Moth flies are also called drain flies, sink flies, filter flies, sewer flies and (incorrectly) just “gnats.” Whatever name they are called, they can cause big problems in both residential and commercial accounts.
It’s often said that small flies are an “inside” problem: they are typically coming from inside a structure and are found close to their breeding source. As the name suggests, moth or drain flies are found in and around drains. That’s a good place to start looking. It’s when they are not in those easy-to-inspect drains that they become particularly challenging. Once you have eliminated the drains as the source, there are other places to start inspecting. Branch out and think “outside the drain.”
POTENTIAL HABITATS. Since these flies breed in moist organic material, any damp area that has some type of food buildup is a potential habitat. Similar to phorid flies, these flies also like sewage and can be found around broken pipes, water treatment sites and sewers. This can result from contaminated soil underneath a building or near structures. Drainage and retention ponds can be likely culprits since waste from nearby areas will wash into them.
In commercial and industrial areas, look “upstream.” Where does the water and the washout travel from and pool into? Moth flies often will appear after rain showers, and sometimes fixing drainage systems and making sure that wastewater flows away from the site can be helpful. One study sampled for moth flies downstream of a “discharge of sewage effluent” and found more moth flies than upstream.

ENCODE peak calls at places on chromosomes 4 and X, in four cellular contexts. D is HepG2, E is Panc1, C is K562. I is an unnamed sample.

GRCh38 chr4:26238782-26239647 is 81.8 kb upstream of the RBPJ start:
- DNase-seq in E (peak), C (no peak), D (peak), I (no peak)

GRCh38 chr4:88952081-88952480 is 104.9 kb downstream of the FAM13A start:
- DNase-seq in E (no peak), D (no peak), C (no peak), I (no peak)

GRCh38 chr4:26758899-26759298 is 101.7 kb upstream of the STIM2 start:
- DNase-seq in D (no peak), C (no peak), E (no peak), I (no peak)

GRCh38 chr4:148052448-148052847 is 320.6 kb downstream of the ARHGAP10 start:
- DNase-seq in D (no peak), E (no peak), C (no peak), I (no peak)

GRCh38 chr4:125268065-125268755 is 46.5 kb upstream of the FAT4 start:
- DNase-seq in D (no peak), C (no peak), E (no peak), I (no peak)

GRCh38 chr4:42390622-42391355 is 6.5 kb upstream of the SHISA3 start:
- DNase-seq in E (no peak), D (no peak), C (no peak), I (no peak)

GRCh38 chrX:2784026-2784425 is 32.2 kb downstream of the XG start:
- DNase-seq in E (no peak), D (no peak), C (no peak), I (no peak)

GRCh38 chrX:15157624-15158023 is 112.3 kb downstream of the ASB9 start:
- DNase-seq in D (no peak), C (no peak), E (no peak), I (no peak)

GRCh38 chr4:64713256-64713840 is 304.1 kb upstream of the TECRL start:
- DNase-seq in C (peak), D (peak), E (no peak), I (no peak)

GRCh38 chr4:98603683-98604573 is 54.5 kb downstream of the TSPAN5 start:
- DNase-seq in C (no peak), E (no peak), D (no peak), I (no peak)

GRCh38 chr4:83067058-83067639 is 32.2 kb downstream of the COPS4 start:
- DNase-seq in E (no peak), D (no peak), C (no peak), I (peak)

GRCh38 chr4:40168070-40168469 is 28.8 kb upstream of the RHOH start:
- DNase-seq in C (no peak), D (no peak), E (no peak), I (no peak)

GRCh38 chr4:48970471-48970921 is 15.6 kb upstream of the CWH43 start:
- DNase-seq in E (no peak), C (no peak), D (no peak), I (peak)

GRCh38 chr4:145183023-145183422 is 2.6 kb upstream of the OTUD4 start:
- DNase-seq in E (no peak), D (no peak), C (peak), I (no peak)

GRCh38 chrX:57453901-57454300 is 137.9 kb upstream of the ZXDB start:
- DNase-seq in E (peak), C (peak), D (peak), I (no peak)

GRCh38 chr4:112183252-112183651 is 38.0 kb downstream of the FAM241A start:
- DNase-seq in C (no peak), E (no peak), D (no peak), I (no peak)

HVAC systems are another point of entry. Especially in commercial facilities, these are typically on the roof and overlooked on inspections. Leaves, debris and even dead animals can be present in these areas. Additionally, if the roof isn’t maintained well, water can pool and create that perfect environment for moth flies. Vents can allow them entry where they get sucked into air ducts and blown out in different locations. Leaks in the roof can lead to organic buildup in ceilings and wall voids where the moth flies take advantage of that breeding material.
Even in residential situations, the areas around HVAC units often aren’t sealed well where they enter the house. The units drip water, keeping the soil and debris moist and perfect for moth fly development. And if filters aren’t installed properly, the units will suck in nearby flies.
INSPECTION TIPS. Moth flies are native insects and naturally live outdoors. After even moderate rainfall, the dead leaves, berries and wildlife wastes become a fertile breeding ground around homes and businesses. Since moth flies take around 21 days to develop, typically around seven to 10 days after a rain event, they can start showing up. The adults will get through tiny cracks and crevices, broken screens and vents. Luckily, they are not strong fliers, so where they are being observed is likely close to where their entry point was. Inspecting those areas and asking the customer to seal them can reduce the problem in the future.